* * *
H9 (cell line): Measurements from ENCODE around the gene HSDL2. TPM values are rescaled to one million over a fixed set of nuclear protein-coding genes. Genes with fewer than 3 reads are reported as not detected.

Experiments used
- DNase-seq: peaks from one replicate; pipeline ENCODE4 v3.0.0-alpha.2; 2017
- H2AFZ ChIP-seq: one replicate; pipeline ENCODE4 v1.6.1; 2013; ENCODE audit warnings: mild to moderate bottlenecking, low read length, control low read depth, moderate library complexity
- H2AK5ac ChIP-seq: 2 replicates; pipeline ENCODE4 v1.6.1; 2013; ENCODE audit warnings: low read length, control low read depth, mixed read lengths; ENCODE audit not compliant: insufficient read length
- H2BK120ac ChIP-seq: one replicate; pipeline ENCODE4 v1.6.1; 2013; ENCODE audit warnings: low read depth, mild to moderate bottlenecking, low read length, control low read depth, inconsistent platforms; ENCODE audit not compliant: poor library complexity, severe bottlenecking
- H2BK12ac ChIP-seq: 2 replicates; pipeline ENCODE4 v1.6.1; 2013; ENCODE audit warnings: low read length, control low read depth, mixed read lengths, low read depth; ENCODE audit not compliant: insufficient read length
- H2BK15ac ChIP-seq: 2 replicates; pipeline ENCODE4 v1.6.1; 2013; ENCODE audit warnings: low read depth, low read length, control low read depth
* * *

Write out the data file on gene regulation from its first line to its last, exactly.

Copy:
H9 (cell line): Measurements from ENCODE around the gene HSDL2. TPM values are rescaled to one million over a fixed set of nuclear protein-coding genes. Genes with fewer than 3 reads are reported as not detected.

Experiments used
- DNase-seq: peaks from one replicate; pipeline ENCODE4 v3.0.0-alpha.2; 2017
- H2AFZ ChIP-seq: one replicate; pipeline ENCODE4 v1.6.1; 2013; ENCODE audit warnings: mild to moderate bottlenecking, low read length, control low read depth, moderate library complexity
- H2AK5ac ChIP-seq: 2 replicates; pipeline ENCODE4 v1.6.1; 2013; ENCODE audit warnings: low read length, control low read depth, mixed read lengths; ENCODE audit not compliant: insufficient read length
- H2BK120ac ChIP-seq: one replicate; pipeline ENCODE4 v1.6.1; 2013; ENCODE audit warnings: low read depth, mild to moderate bottlenecking, low read length, control low read depth, inconsistent platforms; ENCODE audit not compliant: poor library complexity, severe bottlenecking
- H2BK12ac ChIP-seq: 2 replicates; pipeline ENCODE4 v1.6.1; 2013; ENCODE audit warnings: low read length, control low read depth, mixed read lengths, low read depth; ENCODE audit not compliant: insufficient read length
- H2BK15ac ChIP-seq: 2 replicates; pipeline ENCODE4 v1.6.1; 2013; ENCODE audit warnings: low read depth, low read length, control low read depth